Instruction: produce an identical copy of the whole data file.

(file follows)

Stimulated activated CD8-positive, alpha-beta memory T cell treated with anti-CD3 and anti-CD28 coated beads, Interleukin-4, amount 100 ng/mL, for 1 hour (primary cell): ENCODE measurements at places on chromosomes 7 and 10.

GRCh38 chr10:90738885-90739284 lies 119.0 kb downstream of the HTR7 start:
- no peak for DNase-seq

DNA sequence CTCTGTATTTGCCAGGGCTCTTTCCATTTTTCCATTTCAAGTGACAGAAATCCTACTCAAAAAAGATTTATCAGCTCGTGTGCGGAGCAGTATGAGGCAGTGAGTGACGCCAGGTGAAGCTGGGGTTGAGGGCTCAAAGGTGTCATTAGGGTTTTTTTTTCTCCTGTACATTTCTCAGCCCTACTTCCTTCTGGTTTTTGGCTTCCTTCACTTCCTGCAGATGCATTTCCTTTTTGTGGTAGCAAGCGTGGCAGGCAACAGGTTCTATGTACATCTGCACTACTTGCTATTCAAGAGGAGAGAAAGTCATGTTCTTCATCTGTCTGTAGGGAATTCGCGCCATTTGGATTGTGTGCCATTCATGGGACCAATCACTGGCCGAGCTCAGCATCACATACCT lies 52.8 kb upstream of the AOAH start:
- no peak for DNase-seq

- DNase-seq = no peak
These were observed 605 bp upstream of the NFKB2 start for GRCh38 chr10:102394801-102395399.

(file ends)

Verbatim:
Stimulated activated CD8-positive, alpha-beta memory T cell treated with anti-CD3 and anti-CD28 coated beads, Interleukin-4, amount 100 ng/mL, for 1 hour (primary cell): ENCODE measurements at places on chromosomes 7 and 10.

GRCh38 chr10:90738885-90739284 lies 119.0 kb downstream of the HTR7 start:
- no peak for DNase-seq

DNA sequence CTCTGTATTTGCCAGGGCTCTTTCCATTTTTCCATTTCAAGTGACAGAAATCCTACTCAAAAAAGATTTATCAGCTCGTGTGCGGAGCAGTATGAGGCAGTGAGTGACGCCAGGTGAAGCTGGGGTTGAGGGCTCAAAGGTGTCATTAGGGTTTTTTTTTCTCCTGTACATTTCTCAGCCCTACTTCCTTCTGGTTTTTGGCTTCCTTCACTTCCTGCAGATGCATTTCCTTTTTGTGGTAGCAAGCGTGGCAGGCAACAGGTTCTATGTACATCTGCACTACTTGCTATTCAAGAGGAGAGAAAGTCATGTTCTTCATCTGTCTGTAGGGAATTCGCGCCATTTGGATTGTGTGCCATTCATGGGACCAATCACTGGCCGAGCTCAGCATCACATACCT lies 52.8 kb upstream of the AOAH start:
- no peak for DNase-seq

- DNase-seq = no peak
These were observed 605 bp upstream of the NFKB2 start for GRCh38 chr10:102394801-102395399.